OK, could be confusing here, must go by first names, as Omar Figueroa (11-0-1, 9 KO’s) went up against John Figueroa (7-10-3, 3 KO’s) in a Junior Welterweight fight scheduled for eight. Omar jumped right in at the opening bell and was all over John with vicious body shots. He never slowed down, and John was completely overmatched from the get-go.

In round two it was three right hands, mainly upper cuts, by Omar finally dropped John. He got back up, but Omar went right back to work, and was just pummeling John in the corner. At the same time John’s corner was starting to wave the towel and yell, the referee waved the fight off. This came at 2:05 of round two. A fun fighter to watch, this Omar.

A Junior Welterweight fight scheduled for six rounds saw Art Hovhannisyan (13-0-1, 7 KO’s) face off against Jose Alfredo Lugo (11-16-1). The first round was a good one for both fighters, as they were active and accurate. The second round was more of the same.

Round three was a slugfest throughout. At this point Lugo does not look like a fighter with 15 losses on his record. He was overmatched by the more skilled fighter in Art, but he was trying to figure out a way to win and not just folding up.

In the fourth the left hand of Hovhannisyan, which he loves to throw, really began to make consistent contact with Lugo. While Jose tried to keep Art on the ropes and punch him, it had no effect on Art.

Hovhannisyan continued to connect with those left hands in the fifth. Not surprisingly, it was another big left that put Lugo down and out at 1:57 of round five. The undefeated streak was kept alive.

The undefeated Miguel Diaz (5-0, 3 KO’s) kept another win streak alive when he fought Alejandro Solorio (4-4, 3 KO’s). This was an awesome and exciting fight between these two Flyweights in a fight scheduled for four.

Not to sound redundant, but these two came out like gangbusters in the first, fast, forward, and really going for broke. The two of them got in some hits and were already putting pressure on each other. Round two was much of the same.

It was Solorio gaining the upper hand in round three, but just when it seemed he was in complete control, he got caught with a left hook followed up by a right that sent Alex to the canvas.

Alejandro was never able to really come back from that knockdown, and even though he tried to muster something up, it was Diaz who was given the unanimous decision, with all three judges seeing it the same way, 39-36.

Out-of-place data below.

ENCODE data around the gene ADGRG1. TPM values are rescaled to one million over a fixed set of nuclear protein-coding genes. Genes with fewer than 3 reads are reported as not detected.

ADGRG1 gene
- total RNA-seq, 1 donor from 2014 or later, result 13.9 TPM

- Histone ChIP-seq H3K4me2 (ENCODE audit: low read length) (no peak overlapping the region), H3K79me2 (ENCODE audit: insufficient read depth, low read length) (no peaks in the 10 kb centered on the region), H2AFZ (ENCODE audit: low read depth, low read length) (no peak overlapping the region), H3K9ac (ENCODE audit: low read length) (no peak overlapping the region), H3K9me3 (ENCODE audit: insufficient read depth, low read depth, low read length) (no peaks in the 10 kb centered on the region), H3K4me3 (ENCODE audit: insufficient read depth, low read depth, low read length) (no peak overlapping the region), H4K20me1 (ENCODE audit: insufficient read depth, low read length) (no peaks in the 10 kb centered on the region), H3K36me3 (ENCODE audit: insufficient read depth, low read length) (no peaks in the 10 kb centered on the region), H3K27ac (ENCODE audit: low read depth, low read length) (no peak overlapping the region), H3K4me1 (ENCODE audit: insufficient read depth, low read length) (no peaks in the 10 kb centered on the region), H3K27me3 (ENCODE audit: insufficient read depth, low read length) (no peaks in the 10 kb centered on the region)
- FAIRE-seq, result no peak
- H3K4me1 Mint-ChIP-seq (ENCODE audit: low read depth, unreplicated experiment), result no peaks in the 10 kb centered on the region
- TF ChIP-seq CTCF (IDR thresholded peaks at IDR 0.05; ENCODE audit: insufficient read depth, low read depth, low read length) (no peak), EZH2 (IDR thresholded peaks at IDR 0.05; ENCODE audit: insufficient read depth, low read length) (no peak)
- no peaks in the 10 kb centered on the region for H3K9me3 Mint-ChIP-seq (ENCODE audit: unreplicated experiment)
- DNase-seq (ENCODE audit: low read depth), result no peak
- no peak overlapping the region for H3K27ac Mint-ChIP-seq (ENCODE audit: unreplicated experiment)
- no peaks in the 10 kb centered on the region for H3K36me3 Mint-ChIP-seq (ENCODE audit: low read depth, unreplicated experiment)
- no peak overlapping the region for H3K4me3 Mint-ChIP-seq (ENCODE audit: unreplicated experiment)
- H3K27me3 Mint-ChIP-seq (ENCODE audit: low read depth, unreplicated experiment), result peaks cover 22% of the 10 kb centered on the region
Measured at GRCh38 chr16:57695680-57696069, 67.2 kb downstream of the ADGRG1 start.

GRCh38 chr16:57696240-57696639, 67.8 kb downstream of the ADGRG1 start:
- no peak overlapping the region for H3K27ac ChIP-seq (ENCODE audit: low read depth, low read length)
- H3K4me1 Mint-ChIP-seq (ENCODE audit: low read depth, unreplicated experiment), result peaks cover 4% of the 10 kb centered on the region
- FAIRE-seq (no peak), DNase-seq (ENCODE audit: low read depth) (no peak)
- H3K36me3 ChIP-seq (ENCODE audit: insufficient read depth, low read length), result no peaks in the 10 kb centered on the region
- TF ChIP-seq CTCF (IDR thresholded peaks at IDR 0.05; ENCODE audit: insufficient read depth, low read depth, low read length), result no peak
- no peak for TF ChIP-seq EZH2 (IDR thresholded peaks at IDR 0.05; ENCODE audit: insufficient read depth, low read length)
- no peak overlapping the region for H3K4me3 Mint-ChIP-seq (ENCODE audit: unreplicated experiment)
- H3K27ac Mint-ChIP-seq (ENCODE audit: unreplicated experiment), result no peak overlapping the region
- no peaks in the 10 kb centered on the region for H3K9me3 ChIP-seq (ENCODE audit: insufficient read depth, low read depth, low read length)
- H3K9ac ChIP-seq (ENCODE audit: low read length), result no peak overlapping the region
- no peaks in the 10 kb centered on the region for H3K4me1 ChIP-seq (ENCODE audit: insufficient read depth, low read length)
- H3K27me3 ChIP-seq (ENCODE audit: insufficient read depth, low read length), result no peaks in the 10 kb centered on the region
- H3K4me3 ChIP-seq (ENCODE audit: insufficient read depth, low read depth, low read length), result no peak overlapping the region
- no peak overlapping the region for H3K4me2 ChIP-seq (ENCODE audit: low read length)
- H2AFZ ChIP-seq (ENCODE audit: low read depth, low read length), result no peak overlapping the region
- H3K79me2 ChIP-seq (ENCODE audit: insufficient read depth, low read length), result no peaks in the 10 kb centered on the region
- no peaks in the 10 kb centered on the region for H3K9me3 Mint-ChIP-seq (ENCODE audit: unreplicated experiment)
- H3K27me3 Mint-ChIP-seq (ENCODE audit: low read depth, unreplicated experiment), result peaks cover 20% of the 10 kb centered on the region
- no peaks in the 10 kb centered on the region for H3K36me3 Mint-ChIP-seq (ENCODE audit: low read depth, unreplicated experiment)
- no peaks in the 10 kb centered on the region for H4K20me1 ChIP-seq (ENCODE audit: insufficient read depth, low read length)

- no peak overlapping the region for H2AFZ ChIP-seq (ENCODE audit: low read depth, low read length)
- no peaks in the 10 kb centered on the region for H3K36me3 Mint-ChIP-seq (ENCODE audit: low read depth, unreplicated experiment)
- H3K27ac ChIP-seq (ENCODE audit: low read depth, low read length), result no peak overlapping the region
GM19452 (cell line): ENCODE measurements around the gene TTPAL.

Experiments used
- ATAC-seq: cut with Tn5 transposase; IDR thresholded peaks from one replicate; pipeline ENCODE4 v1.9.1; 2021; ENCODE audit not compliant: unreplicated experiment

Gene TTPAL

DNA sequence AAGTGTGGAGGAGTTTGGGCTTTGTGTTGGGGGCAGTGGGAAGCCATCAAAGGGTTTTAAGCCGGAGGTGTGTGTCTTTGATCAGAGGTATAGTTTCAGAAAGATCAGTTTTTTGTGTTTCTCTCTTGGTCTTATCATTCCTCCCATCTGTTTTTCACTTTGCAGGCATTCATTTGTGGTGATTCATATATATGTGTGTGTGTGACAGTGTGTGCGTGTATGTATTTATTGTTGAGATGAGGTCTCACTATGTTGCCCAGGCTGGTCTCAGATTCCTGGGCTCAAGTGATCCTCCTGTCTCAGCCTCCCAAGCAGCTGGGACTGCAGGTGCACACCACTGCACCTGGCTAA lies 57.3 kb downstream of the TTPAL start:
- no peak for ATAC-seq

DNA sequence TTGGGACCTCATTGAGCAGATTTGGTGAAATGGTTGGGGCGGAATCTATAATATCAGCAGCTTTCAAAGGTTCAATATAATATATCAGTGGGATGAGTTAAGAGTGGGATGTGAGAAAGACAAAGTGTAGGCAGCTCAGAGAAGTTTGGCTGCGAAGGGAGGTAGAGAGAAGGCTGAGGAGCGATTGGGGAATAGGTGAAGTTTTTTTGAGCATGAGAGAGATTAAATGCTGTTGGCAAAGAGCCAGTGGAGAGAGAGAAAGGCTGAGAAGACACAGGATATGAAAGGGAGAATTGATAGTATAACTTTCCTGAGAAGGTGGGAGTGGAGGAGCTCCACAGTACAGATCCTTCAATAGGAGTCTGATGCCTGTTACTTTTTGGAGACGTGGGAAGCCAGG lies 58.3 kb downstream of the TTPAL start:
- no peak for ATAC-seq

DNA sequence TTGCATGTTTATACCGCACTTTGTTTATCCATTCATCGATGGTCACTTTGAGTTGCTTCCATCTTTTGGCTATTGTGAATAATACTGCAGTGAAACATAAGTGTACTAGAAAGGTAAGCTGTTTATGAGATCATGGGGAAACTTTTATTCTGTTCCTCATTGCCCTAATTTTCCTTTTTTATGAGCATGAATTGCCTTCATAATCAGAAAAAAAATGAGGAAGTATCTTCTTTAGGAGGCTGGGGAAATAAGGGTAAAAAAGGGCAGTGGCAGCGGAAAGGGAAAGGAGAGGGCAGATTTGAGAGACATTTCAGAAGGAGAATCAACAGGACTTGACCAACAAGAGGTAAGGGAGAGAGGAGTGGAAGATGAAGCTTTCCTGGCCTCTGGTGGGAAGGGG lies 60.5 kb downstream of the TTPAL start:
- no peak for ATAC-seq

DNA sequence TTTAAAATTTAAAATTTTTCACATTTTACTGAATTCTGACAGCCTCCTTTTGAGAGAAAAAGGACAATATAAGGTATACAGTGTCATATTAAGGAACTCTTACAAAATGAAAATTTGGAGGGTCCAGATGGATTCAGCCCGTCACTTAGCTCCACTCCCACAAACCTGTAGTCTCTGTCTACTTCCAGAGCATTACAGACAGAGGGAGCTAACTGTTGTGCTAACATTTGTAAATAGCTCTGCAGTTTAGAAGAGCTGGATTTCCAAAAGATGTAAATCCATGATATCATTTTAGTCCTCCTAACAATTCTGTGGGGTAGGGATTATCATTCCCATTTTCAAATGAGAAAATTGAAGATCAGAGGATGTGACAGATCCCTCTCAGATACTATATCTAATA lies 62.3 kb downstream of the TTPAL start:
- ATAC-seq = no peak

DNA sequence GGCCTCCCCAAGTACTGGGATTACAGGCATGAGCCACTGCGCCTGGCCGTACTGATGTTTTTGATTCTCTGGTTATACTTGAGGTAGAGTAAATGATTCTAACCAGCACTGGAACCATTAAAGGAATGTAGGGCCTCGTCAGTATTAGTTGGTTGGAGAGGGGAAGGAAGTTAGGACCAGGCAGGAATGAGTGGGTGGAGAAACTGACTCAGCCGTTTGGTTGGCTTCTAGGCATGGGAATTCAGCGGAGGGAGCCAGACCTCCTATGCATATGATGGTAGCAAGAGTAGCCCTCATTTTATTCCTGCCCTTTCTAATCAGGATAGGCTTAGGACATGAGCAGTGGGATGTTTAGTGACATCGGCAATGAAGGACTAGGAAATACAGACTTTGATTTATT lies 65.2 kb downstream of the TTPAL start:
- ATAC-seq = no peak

The curtain-jerker match was a Heavyweight bout scheduled for 10 rounds between DaVarryl Williamson (27-6, 23 KO’s) and Michael Marrone (19-3, 14 KO’s). The fight started out with some strong left-right combinations by Williamson, while Marrone was getting in some body shots.

The second was a bit slower until just before the bell, then some good action appeared. The same thing happened in the third. To be honest, Marrone was dropped in one of the early rounds, but I’m not sure which it was, two or three – I think it was two.

The fight continued back and forth for the next couple of rounds. In the sixth there were many good, hard exchanges. The seventh proved the demise of Marrone however, as Williamson was just raining punches down on Michael. Just as the referee was walking in to wave the fight off another big right put Marrone down and out at 2:30 of round seven. Michael was down for awhile, and when he tried to get up, he sat down on the canvas again. Minutes later, he did leave the ring under his own power.

So the night ended up to be a fun one, but I must mention something here. This venue is not a good one for boxing. Many photographers had a hard time finding places to shoot from. The majority of fans are seated below the ring, so it is a very different experience in the ring. The event was not sold out, as they were asking people to fill in the middle there sections before television time, but I heard that a lot of the problem was the necessary cancellation of the main event.

There was not only nothing to eat, at all, but not even a bottle of water available. The place designated for the press room had nothing in it but a bar, even though it was set up for the press conference. I spoke with no other journalist or photographer that found another room.

And since I mentioned the press conference, the microphone did not work, so it was next to impossible to hear what anyone was saying. Beside that, the bar was doing good business by this time, and all of the conversation and laughter would have made it difficult if the mic had worked. In all, not the happiest working experience.

That said, the fights were, for the most part, worth watching. There were some very entertaining ones, and the main event definitely got to showcase Darchinyan. Congratulations to Vic on his victory, and best wishes to Abgeko to get well fast.


Be safe and God Bless,
Viva La Raza,
Barb.